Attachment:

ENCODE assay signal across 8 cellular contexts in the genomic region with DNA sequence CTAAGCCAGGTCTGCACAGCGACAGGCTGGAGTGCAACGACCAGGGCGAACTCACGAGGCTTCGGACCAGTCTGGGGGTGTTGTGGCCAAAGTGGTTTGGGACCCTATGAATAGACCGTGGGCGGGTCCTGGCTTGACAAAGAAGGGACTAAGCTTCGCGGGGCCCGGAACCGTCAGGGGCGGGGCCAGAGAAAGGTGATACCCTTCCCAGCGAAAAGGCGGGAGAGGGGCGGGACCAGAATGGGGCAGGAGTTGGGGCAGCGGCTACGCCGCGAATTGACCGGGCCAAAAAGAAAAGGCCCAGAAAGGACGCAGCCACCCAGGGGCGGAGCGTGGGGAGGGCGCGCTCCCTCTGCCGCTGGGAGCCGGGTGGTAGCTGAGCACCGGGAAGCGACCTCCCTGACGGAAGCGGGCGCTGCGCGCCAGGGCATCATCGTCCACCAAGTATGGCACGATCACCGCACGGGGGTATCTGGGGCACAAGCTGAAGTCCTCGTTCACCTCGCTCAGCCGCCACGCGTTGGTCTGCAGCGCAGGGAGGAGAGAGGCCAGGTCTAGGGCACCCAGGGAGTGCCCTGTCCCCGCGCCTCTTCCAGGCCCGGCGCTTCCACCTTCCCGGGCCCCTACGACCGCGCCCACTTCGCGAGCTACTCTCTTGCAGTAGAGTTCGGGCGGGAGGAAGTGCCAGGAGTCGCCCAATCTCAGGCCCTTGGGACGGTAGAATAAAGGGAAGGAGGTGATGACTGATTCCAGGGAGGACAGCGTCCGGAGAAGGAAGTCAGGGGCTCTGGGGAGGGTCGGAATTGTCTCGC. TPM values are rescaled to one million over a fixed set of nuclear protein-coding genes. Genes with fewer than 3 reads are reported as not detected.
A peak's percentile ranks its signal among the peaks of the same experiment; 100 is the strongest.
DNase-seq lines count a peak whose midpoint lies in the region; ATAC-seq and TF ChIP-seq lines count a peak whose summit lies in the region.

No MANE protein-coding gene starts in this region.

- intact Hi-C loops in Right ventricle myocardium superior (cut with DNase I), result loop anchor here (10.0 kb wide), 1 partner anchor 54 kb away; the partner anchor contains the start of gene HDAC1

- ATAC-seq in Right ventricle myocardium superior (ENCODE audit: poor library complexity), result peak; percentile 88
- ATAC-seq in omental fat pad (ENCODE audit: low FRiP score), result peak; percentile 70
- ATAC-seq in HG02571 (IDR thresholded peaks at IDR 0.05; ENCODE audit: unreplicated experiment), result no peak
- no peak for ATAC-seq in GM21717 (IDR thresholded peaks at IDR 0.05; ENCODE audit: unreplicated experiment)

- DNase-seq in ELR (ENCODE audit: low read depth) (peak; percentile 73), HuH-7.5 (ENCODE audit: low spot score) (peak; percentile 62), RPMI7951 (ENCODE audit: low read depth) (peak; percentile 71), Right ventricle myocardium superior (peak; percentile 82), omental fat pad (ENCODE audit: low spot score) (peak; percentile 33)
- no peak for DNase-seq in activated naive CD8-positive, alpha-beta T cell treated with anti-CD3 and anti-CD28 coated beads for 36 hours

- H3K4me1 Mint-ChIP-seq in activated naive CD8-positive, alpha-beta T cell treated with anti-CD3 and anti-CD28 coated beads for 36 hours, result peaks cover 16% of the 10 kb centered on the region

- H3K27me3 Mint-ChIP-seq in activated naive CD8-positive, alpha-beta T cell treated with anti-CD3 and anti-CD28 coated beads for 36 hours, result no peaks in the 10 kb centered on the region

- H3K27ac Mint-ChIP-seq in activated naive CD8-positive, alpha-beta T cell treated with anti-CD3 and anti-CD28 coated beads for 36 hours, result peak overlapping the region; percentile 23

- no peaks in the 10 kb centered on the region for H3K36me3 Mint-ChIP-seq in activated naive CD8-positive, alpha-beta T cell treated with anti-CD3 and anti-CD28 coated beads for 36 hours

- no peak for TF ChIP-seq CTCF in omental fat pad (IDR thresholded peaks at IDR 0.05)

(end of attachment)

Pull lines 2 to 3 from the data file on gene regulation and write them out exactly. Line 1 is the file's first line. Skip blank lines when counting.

A peak's percentile ranks its signal among the peaks of the same experiment; 100 is the strongest.
DNase-seq lines count a peak whose midpoint lies in the region; ATAC-seq and TF ChIP-seq lines count a peak whose summit lies in the region.